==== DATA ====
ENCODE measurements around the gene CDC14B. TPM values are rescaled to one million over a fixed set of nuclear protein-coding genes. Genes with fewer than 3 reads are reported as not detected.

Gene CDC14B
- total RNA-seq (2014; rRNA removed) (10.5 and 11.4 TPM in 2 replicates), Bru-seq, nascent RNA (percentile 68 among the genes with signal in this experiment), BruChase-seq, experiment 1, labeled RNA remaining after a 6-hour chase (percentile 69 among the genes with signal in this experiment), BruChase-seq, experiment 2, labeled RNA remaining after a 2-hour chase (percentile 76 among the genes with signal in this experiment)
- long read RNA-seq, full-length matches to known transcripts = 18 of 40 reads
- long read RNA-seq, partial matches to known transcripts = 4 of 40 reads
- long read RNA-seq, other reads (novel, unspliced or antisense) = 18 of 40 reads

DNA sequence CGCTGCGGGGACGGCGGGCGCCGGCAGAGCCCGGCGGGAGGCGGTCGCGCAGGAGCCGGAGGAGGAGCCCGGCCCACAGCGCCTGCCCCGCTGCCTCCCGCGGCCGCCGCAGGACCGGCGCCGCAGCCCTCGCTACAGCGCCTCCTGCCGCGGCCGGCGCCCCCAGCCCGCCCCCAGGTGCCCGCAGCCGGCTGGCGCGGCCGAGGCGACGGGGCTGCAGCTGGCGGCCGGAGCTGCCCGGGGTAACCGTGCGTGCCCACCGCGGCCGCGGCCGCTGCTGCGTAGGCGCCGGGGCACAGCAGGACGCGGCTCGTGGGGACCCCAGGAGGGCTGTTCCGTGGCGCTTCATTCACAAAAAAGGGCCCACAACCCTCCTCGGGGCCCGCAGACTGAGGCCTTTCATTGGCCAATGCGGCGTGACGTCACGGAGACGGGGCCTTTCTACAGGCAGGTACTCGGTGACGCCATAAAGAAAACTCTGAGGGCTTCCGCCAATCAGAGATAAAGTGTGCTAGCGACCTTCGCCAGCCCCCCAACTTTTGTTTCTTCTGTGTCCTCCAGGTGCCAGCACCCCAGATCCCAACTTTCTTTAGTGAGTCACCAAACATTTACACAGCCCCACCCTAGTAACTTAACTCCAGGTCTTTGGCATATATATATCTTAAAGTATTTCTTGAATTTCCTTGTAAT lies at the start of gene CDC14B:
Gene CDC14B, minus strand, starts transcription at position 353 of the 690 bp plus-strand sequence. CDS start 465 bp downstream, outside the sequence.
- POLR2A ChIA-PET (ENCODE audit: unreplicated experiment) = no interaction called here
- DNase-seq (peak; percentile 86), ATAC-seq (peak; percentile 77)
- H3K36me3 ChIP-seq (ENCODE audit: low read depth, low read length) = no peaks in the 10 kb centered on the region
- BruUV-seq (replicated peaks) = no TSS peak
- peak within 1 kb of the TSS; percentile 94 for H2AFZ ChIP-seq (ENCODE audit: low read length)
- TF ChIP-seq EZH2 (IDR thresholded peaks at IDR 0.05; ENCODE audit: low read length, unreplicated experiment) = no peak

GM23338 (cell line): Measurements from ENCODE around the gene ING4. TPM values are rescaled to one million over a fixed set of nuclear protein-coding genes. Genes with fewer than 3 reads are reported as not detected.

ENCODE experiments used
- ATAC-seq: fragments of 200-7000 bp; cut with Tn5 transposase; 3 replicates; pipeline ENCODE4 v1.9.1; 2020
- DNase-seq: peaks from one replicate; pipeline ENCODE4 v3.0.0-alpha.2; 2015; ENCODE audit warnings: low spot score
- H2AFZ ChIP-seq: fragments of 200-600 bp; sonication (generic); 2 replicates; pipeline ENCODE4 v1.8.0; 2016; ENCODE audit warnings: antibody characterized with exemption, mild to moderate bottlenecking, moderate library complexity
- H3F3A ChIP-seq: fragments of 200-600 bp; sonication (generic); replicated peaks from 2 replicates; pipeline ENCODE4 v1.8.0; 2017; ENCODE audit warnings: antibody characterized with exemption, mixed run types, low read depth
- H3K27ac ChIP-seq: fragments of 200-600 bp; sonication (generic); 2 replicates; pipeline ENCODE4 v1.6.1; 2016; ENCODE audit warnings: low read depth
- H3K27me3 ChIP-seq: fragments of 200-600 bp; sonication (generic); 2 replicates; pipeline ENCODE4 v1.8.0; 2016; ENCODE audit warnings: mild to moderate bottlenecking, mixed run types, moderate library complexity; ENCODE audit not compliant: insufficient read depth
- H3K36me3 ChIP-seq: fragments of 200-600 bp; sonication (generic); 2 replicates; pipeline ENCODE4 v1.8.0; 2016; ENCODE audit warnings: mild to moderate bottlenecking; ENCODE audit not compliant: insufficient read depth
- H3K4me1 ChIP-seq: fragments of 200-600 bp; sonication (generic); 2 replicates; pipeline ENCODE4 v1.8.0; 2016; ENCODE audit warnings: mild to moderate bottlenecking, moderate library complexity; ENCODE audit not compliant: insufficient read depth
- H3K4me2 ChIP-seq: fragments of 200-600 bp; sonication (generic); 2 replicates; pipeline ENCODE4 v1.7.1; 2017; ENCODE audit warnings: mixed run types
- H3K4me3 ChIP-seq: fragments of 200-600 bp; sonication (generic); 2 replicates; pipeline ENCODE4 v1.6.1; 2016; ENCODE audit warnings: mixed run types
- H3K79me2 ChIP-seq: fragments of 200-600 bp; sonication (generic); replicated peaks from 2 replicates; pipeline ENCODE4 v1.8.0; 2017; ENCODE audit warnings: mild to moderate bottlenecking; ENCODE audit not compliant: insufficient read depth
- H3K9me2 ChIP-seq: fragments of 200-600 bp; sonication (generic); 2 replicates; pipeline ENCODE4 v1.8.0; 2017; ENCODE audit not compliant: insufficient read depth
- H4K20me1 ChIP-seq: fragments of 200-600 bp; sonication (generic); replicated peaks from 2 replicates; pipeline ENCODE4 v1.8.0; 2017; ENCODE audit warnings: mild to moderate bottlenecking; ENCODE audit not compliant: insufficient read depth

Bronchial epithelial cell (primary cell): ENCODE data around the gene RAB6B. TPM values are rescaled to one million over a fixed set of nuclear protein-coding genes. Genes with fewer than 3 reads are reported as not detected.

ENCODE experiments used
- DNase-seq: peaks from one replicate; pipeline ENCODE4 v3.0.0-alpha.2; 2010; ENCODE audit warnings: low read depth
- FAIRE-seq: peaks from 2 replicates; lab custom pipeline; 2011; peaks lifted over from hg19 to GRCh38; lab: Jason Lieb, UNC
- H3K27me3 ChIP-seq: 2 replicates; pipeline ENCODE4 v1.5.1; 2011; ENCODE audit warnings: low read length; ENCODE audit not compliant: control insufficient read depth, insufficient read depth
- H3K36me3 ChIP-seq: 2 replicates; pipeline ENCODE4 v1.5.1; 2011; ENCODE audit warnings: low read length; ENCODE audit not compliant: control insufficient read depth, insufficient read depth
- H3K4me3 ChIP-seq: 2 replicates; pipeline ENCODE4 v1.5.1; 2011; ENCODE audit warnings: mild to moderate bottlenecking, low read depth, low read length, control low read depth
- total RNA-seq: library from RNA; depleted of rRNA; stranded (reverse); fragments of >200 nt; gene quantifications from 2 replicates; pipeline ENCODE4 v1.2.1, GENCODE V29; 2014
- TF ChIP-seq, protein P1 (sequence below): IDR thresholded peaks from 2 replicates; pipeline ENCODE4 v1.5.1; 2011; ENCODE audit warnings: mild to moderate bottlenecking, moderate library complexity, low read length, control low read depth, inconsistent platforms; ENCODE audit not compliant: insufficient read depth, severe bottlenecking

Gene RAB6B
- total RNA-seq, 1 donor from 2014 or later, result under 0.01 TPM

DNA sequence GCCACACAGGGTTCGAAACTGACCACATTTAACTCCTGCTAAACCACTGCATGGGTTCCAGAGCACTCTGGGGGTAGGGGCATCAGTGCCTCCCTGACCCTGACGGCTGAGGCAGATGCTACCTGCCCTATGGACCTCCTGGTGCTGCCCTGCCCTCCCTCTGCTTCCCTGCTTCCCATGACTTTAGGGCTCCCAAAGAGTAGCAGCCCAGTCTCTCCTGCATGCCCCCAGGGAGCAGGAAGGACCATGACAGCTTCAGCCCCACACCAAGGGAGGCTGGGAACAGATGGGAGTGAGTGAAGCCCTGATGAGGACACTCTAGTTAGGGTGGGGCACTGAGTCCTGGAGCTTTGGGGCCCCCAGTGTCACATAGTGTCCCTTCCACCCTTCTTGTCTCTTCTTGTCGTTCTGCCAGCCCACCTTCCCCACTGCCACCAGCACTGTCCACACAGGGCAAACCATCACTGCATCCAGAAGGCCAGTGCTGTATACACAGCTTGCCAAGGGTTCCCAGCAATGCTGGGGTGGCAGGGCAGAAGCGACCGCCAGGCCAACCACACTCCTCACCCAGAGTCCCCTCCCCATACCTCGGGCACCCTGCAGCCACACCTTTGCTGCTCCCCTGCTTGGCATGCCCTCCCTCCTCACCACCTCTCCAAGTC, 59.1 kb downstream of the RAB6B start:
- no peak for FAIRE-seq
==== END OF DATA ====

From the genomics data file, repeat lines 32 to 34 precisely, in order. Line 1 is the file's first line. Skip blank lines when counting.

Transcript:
- DNase-seq: peaks from one replicate; pipeline ENCODE4 v3.0.0-alpha.2; 2010; ENCODE audit warnings: low read depth
- FAIRE-seq: peaks from 2 replicates; lab custom pipeline; 2011; peaks lifted over from hg19 to GRCh38; lab: Jason Lieb, UNC
- H3K27me3 ChIP-seq: 2 replicates; pipeline ENCODE4 v1.5.1; 2011; ENCODE audit warnings: low read length; ENCODE audit not compliant: control insufficient read depth, insufficient read depth